I'm Wrong. I'm Sorry. I Love you.

The day of our president's recent Executive Order regarding immigration and refugee resettlement I posted an article along with the following statement:

This Executive Order is wrong. Christians who support it are wrong. Many things in the Bible are shrouded in mystery but the call to help the orphan, the widow, the alien, the poor are pretty clear. What does it mean to trust God with our lives and take risks to save people? America, who is your neighbor?

In that statement, I believe that I made an unfounded assumption. I assumed that the only motive a Christian could have for supporting the order is fear. Underneath all of the arguments about the vetting process I admit that all I heard was fear. But that's not fair. There's no way  that I could possibly know the mind and motives of every Christian. I'm sorry.

Instead of accusing Christians of supporting the order out of fear, I should have simply expressed my concerns--and I am concerned. During my days working in campus ministry I remember we had a staff training session with a prominent evangelical leader. He shared some solid theological lessons with us and I was genuinely enriched. He ended his time with us by imploring us to get out and share the gospel. He told us that if we didn't hurry, Islam was going to take over our country and the whole Western world.

He told us that our granddaughters would be forced into harems, and that we'd be living under sharia law. I was terrified, and I promptly went home and had a series of dreams about being beheaded. 

I had a similar experience as a newly wed sitting under the teaching of a pastor who my husband and I genuinely respect and felt spiritually fed. He believed and openly taught that Muslims were silently taking over our nation by coming here and having children at a higher rate then Christians.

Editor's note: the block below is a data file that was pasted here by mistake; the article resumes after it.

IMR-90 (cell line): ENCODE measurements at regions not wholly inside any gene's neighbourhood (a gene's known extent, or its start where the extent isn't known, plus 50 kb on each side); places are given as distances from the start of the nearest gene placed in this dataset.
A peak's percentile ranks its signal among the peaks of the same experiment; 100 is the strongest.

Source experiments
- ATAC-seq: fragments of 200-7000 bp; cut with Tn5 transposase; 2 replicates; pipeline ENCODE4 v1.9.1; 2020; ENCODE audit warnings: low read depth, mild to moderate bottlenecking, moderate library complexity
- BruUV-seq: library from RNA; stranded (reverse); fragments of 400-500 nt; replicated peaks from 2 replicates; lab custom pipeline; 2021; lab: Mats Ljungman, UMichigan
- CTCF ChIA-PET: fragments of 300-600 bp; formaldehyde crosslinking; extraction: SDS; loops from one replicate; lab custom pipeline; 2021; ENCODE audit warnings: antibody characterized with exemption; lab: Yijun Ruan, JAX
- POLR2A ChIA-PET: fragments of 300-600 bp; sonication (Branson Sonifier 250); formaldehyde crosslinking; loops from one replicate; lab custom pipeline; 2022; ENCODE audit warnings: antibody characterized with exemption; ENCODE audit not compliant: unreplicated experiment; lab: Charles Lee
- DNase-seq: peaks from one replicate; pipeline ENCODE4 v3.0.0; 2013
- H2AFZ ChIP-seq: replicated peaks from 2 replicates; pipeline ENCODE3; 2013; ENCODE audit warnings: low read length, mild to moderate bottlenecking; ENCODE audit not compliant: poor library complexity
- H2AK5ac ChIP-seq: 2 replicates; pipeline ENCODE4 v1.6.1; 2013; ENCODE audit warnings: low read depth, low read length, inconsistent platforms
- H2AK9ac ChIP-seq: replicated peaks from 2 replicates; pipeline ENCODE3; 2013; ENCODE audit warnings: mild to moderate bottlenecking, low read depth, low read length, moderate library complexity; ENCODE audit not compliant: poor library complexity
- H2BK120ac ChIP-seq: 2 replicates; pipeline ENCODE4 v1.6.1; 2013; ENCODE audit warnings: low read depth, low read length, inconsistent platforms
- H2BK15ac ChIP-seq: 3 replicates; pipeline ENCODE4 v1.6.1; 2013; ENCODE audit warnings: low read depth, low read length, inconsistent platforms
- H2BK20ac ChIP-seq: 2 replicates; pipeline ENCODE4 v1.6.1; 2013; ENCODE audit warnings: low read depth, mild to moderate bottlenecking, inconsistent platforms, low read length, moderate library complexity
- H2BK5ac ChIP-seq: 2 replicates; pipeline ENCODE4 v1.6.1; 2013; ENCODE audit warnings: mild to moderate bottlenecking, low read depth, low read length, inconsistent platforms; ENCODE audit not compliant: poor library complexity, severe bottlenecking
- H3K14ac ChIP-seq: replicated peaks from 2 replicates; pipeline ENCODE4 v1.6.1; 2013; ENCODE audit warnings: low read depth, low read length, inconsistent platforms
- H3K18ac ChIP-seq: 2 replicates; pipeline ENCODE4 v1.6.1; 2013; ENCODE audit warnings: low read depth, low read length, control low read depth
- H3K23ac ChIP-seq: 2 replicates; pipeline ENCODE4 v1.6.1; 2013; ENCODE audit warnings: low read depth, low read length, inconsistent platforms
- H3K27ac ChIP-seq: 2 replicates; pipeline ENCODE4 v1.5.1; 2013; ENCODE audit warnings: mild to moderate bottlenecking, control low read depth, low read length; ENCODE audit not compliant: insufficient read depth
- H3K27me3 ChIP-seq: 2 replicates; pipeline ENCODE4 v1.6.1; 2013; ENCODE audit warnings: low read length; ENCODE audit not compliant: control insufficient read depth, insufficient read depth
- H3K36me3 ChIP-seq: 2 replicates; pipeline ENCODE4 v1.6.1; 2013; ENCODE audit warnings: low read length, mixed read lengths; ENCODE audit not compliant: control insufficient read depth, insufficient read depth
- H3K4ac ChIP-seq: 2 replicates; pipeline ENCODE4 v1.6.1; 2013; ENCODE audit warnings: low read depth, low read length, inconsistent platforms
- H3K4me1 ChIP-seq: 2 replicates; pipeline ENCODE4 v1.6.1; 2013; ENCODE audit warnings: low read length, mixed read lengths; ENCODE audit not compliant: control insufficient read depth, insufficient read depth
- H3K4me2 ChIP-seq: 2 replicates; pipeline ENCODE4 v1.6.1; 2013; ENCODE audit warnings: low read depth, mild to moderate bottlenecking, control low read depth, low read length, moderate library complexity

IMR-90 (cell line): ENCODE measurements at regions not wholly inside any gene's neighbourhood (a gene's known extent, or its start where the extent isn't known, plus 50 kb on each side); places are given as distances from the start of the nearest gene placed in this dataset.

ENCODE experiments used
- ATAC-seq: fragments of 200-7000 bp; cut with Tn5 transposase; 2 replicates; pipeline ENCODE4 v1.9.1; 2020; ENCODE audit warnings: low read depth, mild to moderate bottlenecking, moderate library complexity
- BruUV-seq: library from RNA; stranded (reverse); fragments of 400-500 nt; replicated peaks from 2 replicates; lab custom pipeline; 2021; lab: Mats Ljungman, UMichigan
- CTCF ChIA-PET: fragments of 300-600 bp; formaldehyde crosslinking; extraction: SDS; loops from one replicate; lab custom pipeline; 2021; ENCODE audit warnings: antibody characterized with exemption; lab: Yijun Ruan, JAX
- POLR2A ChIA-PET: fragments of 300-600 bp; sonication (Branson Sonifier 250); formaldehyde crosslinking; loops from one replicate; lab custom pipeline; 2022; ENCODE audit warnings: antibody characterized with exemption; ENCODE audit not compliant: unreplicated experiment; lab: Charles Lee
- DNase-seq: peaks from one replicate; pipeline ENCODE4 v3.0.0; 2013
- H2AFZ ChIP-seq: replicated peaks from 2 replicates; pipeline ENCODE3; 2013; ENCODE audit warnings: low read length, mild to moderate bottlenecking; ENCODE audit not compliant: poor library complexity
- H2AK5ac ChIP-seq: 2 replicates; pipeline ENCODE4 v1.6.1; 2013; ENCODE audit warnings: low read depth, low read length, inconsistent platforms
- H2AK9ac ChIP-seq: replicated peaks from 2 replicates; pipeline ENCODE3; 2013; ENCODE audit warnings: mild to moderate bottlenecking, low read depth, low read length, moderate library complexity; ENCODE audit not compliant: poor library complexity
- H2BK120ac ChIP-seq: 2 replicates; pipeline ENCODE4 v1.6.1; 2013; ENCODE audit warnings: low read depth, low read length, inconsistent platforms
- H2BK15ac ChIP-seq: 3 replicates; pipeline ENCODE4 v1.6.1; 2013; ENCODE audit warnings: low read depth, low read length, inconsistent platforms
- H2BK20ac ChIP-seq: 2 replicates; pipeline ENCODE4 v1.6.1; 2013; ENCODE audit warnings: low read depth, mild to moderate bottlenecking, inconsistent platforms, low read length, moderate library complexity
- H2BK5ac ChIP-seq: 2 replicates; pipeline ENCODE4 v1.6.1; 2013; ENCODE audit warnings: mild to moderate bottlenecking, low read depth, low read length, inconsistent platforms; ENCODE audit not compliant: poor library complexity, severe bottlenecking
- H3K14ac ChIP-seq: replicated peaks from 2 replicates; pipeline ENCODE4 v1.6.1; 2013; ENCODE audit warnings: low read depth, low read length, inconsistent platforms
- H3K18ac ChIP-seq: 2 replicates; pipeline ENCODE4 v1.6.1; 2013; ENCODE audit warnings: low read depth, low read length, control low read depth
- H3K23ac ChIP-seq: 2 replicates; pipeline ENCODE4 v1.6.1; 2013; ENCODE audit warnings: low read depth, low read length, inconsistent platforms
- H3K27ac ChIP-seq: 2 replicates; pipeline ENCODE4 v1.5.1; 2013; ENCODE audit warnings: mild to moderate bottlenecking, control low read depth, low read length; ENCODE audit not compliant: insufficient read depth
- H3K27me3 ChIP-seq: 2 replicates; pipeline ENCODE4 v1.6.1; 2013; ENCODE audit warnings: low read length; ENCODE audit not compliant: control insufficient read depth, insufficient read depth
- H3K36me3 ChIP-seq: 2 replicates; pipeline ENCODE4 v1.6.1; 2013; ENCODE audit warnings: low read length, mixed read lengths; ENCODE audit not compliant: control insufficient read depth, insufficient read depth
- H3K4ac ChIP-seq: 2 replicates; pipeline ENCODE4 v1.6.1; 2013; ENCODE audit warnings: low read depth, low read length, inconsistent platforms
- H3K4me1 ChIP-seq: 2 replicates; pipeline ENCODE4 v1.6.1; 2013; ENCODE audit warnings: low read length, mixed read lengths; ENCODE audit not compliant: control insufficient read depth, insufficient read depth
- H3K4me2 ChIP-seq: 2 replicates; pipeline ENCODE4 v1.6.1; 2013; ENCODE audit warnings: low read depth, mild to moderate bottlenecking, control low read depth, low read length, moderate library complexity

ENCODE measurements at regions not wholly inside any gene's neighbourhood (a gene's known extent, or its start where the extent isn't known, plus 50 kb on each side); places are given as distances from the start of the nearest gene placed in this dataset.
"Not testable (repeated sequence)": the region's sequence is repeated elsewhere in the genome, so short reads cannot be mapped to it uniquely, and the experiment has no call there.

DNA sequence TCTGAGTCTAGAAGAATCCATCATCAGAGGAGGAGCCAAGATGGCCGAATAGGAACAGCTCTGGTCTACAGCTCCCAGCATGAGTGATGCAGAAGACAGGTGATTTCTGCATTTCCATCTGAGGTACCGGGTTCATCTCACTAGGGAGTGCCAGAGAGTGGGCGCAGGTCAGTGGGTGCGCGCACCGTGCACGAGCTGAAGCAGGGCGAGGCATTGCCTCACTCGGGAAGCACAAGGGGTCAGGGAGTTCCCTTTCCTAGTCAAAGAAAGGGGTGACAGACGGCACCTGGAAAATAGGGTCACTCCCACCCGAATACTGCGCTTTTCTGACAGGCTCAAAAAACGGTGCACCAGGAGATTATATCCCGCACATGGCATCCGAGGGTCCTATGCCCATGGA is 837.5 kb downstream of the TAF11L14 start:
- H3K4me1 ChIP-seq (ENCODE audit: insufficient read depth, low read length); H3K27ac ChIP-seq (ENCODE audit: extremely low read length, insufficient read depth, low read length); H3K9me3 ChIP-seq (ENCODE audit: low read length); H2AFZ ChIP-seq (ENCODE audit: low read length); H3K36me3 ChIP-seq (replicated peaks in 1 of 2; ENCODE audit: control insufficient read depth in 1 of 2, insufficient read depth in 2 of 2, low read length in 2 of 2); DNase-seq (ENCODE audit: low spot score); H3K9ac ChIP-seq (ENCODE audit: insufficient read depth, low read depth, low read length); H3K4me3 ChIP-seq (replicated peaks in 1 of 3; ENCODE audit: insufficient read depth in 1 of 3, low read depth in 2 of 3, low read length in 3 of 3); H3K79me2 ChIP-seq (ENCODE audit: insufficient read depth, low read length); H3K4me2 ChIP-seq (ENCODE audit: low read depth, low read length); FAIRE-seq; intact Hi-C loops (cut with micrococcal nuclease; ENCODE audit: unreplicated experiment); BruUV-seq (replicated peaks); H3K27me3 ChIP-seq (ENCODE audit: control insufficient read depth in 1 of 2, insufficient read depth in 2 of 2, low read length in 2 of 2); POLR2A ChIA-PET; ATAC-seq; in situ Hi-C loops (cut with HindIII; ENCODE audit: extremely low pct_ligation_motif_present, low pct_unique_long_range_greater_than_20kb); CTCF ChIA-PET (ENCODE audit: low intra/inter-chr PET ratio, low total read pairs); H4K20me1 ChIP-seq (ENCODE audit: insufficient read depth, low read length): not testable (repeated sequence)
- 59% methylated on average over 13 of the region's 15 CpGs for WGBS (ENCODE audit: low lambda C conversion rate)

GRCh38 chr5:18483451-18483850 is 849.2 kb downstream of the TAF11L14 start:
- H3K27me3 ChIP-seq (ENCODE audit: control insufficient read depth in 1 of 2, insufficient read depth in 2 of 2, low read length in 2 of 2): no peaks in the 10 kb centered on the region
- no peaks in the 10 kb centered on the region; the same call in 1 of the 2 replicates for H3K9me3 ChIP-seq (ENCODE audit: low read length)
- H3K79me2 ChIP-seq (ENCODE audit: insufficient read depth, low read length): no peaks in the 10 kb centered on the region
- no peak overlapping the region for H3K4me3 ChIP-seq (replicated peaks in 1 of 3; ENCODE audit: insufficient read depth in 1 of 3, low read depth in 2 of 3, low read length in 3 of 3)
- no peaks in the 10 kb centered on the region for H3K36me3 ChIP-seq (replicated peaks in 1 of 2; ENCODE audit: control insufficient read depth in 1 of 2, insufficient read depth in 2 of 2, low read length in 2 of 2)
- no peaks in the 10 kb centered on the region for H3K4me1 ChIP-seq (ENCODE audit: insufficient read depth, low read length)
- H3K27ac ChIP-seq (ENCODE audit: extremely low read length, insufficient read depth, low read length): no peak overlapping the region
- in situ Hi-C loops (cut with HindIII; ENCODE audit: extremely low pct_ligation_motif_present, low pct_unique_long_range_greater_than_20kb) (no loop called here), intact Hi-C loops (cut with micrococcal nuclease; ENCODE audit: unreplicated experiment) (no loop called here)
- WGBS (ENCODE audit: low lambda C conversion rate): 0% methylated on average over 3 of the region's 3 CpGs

Make no mistake that kind of teaching has no place in the kingdom of God. These men and those like them may be afraid that Western civilization is dying, but that is not relevant to the teaching or the kingdom of Jesus Christ.

Western civilization, like all human civilization, was founded using the tools of empire: genocide, slavery, exploitation, and tyranny. But the kingdom of God is not like the kingdom of men. It is a kingdom and not an empire. It was not founded by it's king's rise to power but by his descent from power. Jesus came into the world as a penniless baby born in a stable. The kings of this world secure their kingdoms by leaving a long trail of bodies. Jesus secured His by offering up His body broken for the world.

The church's preference for Western civilization makes us ill-equipped to aide Syrian refugees or anyone else who will not assimilate to our cultural standards. It can also make us callous to the experiences of minorities who have suffered under our civil "progress" or those we think might threaten the survival of it.

Brothers and sisters, this should not be so. As I hear Christians talk about nuking ISIS and killing the families of terrorists I think we need to remember that in the empire of man might equals right, but in the kingdom of God not one soul is irredeemable--not even the soul of a terrorist.

The truest allegiance of a Christian is not to a civilization, or a country but to the kingdom of God. The inevitable fall of Western civilization might upset your comfort, but it can never shake your kingdom.

And now, because Jesus has promised that his kingdom of peace shall have no end, let us follow him into the world, reconciling men to God and to one another through the trail of our broken bodies.  

The high priest carries the blood of animals into the Most Holy Place as a sin offering, but the bodies are burned outside the camp. And so Jesus also suffered outside the city gate to make the people holy through his own blood. Let us, then, go to him outside the camp, bearing the disgrace he bore.  For here we do not have an enduring city, but we are looking for the city that is to come.- Hebrews 13:11-14